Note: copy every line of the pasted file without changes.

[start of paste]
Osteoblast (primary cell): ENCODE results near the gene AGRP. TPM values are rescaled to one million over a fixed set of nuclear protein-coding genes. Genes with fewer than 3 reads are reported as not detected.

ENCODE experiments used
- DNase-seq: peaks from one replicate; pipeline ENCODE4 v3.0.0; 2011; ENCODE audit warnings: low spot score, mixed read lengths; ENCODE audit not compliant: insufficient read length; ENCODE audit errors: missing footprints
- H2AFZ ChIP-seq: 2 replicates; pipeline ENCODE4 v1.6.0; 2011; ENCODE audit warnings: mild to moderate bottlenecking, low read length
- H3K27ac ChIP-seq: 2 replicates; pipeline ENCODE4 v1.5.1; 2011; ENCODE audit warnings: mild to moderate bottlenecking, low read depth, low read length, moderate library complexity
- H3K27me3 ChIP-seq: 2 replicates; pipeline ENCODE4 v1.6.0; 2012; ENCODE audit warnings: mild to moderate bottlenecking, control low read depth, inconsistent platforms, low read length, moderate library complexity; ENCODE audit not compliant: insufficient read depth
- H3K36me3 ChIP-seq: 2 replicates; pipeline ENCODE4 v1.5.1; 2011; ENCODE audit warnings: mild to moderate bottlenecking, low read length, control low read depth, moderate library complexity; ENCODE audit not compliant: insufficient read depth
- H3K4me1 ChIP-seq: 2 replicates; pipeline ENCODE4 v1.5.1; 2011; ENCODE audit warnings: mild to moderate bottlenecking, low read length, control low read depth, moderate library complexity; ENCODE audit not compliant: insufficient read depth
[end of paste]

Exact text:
Osteoblast (primary cell): ENCODE results near the gene AGRP. TPM values are rescaled to one million over a fixed set of nuclear protein-coding genes. Genes with fewer than 3 reads are reported as not detected.

ENCODE experiments used
- DNase-seq: peaks from one replicate; pipeline ENCODE4 v3.0.0; 2011; ENCODE audit warnings: low spot score, mixed read lengths; ENCODE audit not compliant: insufficient read length; ENCODE audit errors: missing footprints
- H2AFZ ChIP-seq: 2 replicates; pipeline ENCODE4 v1.6.0; 2011; ENCODE audit warnings: mild to moderate bottlenecking, low read length
- H3K27ac ChIP-seq: 2 replicates; pipeline ENCODE4 v1.5.1; 2011; ENCODE audit warnings: mild to moderate bottlenecking, low read depth, low read length, moderate library complexity
- H3K27me3 ChIP-seq: 2 replicates; pipeline ENCODE4 v1.6.0; 2012; ENCODE audit warnings: mild to moderate bottlenecking, control low read depth, inconsistent platforms, low read length, moderate library complexity; ENCODE audit not compliant: insufficient read depth
- H3K36me3 ChIP-seq: 2 replicates; pipeline ENCODE4 v1.5.1; 2011; ENCODE audit warnings: mild to moderate bottlenecking, low read length, control low read depth, moderate library complexity; ENCODE audit not compliant: insufficient read depth
- H3K4me1 ChIP-seq: 2 replicates; pipeline ENCODE4 v1.5.1; 2011; ENCODE audit warnings: mild to moderate bottlenecking, low read length, control low read depth, moderate library complexity; ENCODE audit not compliant: insufficient read depth